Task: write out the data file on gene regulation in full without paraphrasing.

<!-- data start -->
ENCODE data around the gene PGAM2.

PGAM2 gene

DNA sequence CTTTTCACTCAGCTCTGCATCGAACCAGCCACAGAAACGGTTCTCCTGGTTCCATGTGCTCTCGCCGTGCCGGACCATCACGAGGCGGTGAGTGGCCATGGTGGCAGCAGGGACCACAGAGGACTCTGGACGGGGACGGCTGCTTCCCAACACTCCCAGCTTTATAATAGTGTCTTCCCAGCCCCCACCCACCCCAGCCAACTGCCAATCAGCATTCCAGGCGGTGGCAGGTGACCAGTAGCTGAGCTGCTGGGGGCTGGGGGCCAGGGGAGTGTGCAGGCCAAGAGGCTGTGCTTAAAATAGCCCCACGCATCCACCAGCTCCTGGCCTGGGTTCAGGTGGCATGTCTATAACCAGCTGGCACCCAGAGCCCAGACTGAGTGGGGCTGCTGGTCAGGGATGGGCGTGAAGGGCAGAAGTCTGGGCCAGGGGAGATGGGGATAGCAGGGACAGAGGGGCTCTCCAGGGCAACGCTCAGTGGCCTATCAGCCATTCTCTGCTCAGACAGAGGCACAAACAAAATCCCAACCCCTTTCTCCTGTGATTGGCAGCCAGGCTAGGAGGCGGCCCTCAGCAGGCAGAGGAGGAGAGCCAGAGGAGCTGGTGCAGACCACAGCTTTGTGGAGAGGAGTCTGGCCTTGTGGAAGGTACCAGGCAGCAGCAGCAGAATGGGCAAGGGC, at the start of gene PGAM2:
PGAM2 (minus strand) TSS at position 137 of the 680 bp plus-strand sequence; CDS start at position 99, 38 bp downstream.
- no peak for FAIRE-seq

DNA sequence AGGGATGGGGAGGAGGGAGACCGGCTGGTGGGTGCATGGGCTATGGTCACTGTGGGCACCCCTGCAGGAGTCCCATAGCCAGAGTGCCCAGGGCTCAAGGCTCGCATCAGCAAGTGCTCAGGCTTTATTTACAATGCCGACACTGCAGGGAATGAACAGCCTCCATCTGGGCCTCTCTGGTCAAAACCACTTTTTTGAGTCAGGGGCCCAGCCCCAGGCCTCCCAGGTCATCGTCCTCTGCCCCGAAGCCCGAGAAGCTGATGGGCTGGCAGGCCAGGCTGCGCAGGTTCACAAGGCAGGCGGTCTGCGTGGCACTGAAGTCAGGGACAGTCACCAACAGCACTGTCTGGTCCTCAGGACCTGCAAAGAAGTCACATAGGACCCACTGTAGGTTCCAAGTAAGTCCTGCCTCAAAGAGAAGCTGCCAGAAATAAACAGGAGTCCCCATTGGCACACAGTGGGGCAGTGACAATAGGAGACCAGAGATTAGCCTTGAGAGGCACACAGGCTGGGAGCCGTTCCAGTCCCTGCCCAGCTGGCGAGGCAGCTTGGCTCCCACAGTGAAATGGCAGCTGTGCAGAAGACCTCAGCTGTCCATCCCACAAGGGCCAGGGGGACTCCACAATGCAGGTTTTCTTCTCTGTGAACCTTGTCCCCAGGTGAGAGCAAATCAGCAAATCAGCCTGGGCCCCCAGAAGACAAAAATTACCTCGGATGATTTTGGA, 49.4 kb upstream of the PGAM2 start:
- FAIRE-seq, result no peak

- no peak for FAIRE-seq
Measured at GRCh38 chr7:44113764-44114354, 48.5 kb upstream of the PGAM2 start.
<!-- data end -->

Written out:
ENCODE data around the gene PGAM2.

PGAM2 gene

DNA sequence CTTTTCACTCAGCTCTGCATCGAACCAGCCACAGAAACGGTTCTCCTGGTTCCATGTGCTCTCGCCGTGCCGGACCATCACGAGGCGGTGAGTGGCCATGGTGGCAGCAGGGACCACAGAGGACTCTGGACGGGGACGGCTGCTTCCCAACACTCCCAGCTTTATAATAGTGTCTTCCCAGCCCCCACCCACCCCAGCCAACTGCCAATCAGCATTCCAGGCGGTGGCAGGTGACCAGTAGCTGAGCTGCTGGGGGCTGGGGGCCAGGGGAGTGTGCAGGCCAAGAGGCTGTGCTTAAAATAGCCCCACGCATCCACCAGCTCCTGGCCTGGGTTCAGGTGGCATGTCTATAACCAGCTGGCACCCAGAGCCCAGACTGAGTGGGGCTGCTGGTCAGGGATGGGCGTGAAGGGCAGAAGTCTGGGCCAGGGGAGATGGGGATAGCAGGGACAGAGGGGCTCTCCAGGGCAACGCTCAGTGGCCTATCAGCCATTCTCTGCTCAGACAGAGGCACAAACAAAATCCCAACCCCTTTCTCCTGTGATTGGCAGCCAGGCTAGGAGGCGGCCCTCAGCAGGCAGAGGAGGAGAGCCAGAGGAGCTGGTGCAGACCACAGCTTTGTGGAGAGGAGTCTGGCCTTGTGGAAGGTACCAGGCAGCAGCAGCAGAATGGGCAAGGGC, at the start of gene PGAM2:
PGAM2 (minus strand) TSS at position 137 of the 680 bp plus-strand sequence; CDS start at position 99, 38 bp downstream.
- no peak for FAIRE-seq

DNA sequence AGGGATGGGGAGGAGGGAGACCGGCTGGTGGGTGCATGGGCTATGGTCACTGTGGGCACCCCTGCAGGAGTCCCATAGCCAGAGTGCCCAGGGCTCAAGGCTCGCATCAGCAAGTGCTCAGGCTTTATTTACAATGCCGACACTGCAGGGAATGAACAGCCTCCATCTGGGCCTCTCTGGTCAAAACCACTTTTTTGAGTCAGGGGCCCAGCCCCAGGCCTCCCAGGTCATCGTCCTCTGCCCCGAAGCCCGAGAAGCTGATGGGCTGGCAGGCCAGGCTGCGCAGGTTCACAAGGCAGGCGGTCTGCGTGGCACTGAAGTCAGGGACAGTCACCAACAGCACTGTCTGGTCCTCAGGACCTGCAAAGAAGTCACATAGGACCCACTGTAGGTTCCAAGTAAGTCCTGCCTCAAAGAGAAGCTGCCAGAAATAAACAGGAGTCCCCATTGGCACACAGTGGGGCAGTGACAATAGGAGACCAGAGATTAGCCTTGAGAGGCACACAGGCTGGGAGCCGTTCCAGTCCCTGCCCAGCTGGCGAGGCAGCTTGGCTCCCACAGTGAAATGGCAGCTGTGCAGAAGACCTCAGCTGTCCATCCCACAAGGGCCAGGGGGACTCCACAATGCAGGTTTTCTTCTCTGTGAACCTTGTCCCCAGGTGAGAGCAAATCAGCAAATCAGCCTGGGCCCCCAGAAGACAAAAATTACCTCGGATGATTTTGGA, 49.4 kb upstream of the PGAM2 start:
- FAIRE-seq, result no peak

- no peak for FAIRE-seq
Measured at GRCh38 chr7:44113764-44114354, 48.5 kb upstream of the PGAM2 start.